Very much aware of this. However, lens shift is rarer than keystone correction in this price range. And a center mount would require a short throw combined with some nasty, low-clearance crawl-space work.
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post #723 of 1872 Old 02-12-2016, 06:51 PM
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I might get quicker answer here.
Is Epson EH-TW5300 same as Epson 2040, just different region name?
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post #724 of 1872 Old 02-12-2016, 06:52 PM
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I might get quicker answer here.
Is Epson EH-TW5300 same as Epson 2040, just different region name?
Yes, in Europe it's 5300 ☺

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post #725 of 1872 Old 02-12-2016, 08:36 PM
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Very much aware of this. However, lens shift is rarer than keystone correction in this price range. And a center mount would require a short throw combined with some nasty, low-clearance crawl-space work.
OK, so you accept that with keystone you get something less than 1920x1080 resolution to work around that ceiling fan. It's not the end of the world.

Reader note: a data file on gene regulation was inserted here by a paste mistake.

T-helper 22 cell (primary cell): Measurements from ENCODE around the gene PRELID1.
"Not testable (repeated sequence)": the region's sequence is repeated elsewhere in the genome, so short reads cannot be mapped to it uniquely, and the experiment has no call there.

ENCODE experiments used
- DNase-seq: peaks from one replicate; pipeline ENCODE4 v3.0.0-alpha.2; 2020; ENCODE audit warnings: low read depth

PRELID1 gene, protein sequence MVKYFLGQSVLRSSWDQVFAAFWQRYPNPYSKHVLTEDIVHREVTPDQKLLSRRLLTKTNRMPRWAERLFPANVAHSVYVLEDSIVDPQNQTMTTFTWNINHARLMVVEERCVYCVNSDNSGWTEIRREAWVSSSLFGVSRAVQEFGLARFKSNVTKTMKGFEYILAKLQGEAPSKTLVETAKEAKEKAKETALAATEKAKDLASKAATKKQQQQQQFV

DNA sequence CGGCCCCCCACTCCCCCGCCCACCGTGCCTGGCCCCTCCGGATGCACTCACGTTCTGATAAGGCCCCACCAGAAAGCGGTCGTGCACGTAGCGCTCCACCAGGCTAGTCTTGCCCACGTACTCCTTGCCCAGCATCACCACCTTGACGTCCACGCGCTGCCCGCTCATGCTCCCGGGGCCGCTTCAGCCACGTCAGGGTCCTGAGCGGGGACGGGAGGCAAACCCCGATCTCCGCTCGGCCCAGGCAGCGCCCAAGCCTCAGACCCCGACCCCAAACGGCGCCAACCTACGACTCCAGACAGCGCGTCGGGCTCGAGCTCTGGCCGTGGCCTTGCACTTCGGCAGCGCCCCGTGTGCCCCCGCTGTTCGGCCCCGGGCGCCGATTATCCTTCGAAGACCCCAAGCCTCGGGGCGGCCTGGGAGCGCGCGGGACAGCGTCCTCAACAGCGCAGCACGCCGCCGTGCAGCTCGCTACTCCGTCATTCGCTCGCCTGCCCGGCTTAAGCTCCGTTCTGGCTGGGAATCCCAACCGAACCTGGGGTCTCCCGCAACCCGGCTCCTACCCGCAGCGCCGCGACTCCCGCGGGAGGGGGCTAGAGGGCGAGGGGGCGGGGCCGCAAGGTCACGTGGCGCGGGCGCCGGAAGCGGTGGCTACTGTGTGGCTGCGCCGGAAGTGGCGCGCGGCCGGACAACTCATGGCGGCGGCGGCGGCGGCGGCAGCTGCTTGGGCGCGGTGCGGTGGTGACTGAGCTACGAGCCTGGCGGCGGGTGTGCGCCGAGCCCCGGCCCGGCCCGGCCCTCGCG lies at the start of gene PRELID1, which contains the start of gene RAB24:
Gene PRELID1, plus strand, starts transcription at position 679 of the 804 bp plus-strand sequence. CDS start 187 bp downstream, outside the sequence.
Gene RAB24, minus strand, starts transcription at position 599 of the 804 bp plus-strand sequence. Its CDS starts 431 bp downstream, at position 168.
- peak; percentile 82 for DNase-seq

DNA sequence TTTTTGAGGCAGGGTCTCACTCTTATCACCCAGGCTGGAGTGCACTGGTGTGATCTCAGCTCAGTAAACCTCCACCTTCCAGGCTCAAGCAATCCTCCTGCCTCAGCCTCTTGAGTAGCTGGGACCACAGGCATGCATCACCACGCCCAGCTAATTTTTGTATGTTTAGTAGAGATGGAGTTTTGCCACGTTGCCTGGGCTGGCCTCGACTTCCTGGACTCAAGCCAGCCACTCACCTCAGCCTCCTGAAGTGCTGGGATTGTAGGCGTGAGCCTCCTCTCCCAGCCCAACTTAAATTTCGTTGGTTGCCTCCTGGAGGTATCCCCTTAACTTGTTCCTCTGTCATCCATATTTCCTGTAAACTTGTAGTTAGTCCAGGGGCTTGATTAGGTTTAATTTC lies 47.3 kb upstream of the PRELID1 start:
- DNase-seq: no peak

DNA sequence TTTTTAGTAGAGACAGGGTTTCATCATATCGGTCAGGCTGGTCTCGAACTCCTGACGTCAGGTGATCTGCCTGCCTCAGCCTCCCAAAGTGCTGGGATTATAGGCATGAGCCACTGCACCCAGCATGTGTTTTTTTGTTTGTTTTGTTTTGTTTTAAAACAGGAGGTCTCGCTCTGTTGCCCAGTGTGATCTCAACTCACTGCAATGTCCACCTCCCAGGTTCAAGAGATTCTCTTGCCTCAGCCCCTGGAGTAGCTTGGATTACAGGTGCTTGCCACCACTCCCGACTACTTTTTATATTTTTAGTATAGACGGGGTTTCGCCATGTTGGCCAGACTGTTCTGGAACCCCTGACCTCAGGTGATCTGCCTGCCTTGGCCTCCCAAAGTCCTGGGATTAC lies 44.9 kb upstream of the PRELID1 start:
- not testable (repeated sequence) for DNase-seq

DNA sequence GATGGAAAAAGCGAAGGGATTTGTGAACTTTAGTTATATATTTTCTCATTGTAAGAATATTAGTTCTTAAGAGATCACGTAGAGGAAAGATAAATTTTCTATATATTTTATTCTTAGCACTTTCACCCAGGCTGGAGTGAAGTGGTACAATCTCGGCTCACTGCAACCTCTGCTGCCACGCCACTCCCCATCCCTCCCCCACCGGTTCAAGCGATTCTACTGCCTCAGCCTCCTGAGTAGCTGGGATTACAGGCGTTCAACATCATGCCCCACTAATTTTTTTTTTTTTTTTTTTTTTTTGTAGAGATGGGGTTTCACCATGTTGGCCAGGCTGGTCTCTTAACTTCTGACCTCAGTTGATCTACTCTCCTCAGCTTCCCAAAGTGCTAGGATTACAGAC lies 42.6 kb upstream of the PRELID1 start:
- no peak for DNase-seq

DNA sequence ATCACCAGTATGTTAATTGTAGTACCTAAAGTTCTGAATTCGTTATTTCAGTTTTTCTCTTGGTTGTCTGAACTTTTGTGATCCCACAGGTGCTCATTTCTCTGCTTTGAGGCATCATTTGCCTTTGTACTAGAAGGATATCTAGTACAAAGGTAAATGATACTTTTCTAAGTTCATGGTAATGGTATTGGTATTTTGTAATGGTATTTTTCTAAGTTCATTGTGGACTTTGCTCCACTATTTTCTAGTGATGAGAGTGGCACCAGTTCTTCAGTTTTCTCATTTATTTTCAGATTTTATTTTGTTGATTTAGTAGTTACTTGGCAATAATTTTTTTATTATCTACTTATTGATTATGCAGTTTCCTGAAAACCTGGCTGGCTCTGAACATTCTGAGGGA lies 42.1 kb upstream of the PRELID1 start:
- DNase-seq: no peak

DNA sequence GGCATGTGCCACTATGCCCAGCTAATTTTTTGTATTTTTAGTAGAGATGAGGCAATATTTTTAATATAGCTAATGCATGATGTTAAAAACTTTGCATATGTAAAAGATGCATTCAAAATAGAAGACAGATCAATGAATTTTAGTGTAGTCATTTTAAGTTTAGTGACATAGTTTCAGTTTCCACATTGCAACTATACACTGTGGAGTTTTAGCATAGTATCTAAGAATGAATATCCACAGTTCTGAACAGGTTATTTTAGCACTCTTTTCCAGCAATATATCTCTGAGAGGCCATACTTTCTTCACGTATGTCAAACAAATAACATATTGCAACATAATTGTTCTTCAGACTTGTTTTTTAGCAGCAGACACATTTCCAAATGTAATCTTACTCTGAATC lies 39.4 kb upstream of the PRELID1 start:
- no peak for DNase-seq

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post #726 of 1872 Old 02-12-2016, 09:42 PM
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Hi all,


I'll be in the market to upgrade my current projector (Optoma HD70) soon, and I was hoping for some honest feedback, particularly from folks who have seen this up against the BenQ 1075. I've read through the thread, but if there is any additional input for my priorities:


- Small-ish (10' x 16') living room, generally lots of ambient light, so need something bright.
- Due to a ceiling fan will have to mount off-axis no further than 8'-10' back, so H+V keystone are important.
- Primary use will be movies, including 3D. Not sensitive to rainbow effect, but I *am* annoyed by crosstalk/ghosting with 3D.
- Don't like judder, so I'm tempted by the Epson's frame interpolation feature, but I've also read comments that the BenQ handles motion better, so if someone could elaborate...?